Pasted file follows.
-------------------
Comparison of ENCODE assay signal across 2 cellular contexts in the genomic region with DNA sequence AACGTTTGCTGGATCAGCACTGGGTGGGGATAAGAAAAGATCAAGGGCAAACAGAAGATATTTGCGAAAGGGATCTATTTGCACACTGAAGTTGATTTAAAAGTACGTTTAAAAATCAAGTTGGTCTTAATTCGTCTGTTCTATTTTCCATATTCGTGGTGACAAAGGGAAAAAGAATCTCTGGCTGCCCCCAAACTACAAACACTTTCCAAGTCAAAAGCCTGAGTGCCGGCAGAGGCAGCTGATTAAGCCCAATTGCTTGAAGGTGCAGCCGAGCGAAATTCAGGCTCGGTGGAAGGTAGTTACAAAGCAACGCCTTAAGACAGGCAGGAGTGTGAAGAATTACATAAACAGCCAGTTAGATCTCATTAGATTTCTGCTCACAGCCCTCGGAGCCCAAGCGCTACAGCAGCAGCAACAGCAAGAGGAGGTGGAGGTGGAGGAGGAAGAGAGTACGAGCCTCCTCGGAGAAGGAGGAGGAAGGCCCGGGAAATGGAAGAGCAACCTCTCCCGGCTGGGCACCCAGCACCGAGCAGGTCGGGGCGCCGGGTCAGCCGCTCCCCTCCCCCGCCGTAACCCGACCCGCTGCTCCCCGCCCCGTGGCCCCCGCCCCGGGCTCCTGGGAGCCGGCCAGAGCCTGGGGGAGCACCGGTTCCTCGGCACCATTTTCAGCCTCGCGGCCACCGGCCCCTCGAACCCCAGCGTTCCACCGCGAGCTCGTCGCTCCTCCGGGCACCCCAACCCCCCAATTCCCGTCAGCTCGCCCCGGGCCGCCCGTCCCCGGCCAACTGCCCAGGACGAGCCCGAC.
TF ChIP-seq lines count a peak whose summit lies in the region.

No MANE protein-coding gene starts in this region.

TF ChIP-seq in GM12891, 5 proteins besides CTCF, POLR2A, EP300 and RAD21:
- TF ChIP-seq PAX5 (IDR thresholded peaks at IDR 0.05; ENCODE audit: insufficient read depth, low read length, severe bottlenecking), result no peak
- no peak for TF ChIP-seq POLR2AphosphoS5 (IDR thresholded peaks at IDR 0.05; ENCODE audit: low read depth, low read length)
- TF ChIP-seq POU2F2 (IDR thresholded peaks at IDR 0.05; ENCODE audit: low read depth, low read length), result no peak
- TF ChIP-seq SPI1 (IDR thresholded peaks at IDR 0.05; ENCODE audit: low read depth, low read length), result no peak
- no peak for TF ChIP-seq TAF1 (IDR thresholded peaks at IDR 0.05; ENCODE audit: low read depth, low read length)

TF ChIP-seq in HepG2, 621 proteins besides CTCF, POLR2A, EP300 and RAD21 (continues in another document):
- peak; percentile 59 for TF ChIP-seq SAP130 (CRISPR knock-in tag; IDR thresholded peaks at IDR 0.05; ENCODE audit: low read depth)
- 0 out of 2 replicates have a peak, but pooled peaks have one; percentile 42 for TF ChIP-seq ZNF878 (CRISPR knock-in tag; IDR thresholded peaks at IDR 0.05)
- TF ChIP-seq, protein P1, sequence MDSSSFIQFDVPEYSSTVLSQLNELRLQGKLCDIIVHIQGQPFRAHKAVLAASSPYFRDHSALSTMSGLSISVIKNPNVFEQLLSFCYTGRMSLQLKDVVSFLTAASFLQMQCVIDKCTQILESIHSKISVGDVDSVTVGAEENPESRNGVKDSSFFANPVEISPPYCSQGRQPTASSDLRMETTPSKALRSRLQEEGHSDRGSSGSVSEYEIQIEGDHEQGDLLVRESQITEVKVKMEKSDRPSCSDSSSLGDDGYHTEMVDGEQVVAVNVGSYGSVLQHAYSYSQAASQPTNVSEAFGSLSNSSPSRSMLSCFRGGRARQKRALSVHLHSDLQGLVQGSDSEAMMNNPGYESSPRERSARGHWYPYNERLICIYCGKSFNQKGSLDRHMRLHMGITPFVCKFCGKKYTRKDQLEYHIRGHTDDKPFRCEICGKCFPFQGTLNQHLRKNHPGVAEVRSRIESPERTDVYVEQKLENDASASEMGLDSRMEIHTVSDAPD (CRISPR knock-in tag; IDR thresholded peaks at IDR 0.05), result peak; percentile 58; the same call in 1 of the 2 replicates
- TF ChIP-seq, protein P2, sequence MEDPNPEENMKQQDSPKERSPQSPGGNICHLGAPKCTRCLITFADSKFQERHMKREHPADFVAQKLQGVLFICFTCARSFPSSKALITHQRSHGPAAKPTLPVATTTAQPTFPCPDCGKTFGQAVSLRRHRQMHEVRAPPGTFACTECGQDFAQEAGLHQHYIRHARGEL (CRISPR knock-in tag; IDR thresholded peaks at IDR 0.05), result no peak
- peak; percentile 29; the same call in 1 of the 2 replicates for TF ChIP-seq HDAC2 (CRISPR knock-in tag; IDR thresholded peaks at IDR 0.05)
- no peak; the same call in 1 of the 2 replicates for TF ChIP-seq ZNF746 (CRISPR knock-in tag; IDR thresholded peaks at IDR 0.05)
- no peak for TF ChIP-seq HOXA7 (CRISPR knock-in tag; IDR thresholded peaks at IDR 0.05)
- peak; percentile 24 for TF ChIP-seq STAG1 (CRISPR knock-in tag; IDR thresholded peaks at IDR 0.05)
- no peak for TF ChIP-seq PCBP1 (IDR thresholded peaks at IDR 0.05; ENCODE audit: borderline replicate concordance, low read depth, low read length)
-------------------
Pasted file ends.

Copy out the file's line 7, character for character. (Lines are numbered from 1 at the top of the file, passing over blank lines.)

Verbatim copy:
- TF ChIP-seq POU2F2 (IDR thresholded peaks at IDR 0.05; ENCODE audit: low read depth, low read length), result no peak